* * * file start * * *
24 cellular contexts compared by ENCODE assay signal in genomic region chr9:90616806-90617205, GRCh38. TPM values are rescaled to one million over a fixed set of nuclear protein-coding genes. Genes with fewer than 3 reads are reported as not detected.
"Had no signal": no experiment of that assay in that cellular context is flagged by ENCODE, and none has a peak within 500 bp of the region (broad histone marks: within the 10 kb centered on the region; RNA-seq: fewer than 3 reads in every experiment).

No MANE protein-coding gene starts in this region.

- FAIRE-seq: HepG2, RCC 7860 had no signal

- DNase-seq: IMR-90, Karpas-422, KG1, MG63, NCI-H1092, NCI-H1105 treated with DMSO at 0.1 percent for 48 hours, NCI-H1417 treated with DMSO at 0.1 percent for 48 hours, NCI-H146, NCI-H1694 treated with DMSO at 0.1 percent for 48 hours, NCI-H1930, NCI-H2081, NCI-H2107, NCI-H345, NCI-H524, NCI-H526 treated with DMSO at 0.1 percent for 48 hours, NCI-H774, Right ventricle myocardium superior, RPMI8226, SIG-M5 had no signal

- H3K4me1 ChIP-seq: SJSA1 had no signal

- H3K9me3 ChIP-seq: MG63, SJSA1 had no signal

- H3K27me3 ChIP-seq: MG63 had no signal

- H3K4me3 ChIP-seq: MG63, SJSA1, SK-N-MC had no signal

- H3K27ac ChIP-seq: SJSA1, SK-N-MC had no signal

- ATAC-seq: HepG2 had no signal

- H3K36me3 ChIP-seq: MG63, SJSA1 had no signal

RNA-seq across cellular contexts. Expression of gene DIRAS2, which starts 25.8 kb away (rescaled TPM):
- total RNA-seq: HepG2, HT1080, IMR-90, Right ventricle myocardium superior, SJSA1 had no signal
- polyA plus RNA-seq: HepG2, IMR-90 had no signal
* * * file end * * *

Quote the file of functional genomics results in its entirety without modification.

24 cellular contexts compared by ENCODE assay signal in genomic region chr9:90616806-90617205, GRCh38. TPM values are rescaled to one million over a fixed set of nuclear protein-coding genes. Genes with fewer than 3 reads are reported as not detected.
"Had no signal": no experiment of that assay in that cellular context is flagged by ENCODE, and none has a peak within 500 bp of the region (broad histone marks: within the 10 kb centered on the region; RNA-seq: fewer than 3 reads in every experiment).

No MANE protein-coding gene starts in this region.

- FAIRE-seq: HepG2, RCC 7860 had no signal

- DNase-seq: IMR-90, Karpas-422, KG1, MG63, NCI-H1092, NCI-H1105 treated with DMSO at 0.1 percent for 48 hours, NCI-H1417 treated with DMSO at 0.1 percent for 48 hours, NCI-H146, NCI-H1694 treated with DMSO at 0.1 percent for 48 hours, NCI-H1930, NCI-H2081, NCI-H2107, NCI-H345, NCI-H524, NCI-H526 treated with DMSO at 0.1 percent for 48 hours, NCI-H774, Right ventricle myocardium superior, RPMI8226, SIG-M5 had no signal

- H3K4me1 ChIP-seq: SJSA1 had no signal

- H3K9me3 ChIP-seq: MG63, SJSA1 had no signal

- H3K27me3 ChIP-seq: MG63 had no signal

- H3K4me3 ChIP-seq: MG63, SJSA1, SK-N-MC had no signal

- H3K27ac ChIP-seq: SJSA1, SK-N-MC had no signal

- ATAC-seq: HepG2 had no signal

- H3K36me3 ChIP-seq: MG63, SJSA1 had no signal

RNA-seq across cellular contexts. Expression of gene DIRAS2, which starts 25.8 kb away (rescaled TPM):
- total RNA-seq: HepG2, HT1080, IMR-90, Right ventricle myocardium superior, SJSA1 had no signal
- polyA plus RNA-seq: HepG2, IMR-90 had no signal